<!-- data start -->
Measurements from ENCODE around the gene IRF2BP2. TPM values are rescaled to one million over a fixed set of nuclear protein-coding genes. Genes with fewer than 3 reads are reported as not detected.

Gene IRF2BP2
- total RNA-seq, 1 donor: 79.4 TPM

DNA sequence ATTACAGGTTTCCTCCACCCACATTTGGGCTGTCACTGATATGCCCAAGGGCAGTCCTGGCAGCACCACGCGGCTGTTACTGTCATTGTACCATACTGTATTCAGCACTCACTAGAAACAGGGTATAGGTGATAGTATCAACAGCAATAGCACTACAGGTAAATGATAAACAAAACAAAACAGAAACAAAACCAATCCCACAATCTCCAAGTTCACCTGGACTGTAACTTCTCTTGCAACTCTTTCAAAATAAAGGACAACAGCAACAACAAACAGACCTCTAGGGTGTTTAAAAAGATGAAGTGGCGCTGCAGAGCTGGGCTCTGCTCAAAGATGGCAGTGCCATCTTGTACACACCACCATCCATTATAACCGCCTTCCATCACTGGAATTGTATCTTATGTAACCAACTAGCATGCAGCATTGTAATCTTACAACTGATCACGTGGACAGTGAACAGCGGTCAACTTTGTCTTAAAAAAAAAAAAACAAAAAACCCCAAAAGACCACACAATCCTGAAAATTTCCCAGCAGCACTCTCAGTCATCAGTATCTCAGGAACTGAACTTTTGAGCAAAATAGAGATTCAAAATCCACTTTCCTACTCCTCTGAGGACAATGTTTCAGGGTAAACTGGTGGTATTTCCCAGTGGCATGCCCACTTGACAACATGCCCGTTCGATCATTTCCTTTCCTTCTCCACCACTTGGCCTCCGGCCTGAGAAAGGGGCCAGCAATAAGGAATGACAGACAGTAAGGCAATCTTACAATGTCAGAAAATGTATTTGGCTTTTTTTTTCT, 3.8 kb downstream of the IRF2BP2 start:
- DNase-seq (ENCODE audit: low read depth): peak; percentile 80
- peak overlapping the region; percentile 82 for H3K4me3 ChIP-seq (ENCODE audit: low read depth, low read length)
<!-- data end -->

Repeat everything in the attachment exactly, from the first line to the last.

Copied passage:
Measurements from ENCODE around the gene IRF2BP2. TPM values are rescaled to one million over a fixed set of nuclear protein-coding genes. Genes with fewer than 3 reads are reported as not detected.

Gene IRF2BP2
- total RNA-seq, 1 donor: 79.4 TPM

DNA sequence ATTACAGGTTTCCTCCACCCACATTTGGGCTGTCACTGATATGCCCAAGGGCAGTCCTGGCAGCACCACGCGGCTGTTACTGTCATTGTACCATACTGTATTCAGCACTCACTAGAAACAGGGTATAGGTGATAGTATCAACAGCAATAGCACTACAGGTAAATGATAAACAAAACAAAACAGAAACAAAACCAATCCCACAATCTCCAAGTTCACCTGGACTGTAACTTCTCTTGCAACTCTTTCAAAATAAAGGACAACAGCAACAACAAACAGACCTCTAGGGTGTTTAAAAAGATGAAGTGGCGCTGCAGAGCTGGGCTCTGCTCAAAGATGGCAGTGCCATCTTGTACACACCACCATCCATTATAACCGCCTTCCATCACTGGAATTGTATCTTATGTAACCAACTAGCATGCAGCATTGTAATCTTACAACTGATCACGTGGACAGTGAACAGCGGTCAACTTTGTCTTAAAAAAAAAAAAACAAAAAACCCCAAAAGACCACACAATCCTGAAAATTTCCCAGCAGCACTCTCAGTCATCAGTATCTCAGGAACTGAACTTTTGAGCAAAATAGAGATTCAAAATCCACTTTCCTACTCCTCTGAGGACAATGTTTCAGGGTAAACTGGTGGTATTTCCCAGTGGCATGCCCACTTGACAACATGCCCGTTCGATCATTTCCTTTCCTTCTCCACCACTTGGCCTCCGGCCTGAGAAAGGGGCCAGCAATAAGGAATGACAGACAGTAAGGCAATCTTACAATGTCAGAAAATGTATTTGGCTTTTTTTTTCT, 3.8 kb downstream of the IRF2BP2 start:
- DNase-seq (ENCODE audit: low read depth): peak; percentile 80
- peak overlapping the region; percentile 82 for H3K4me3 ChIP-seq (ENCODE audit: low read depth, low read length)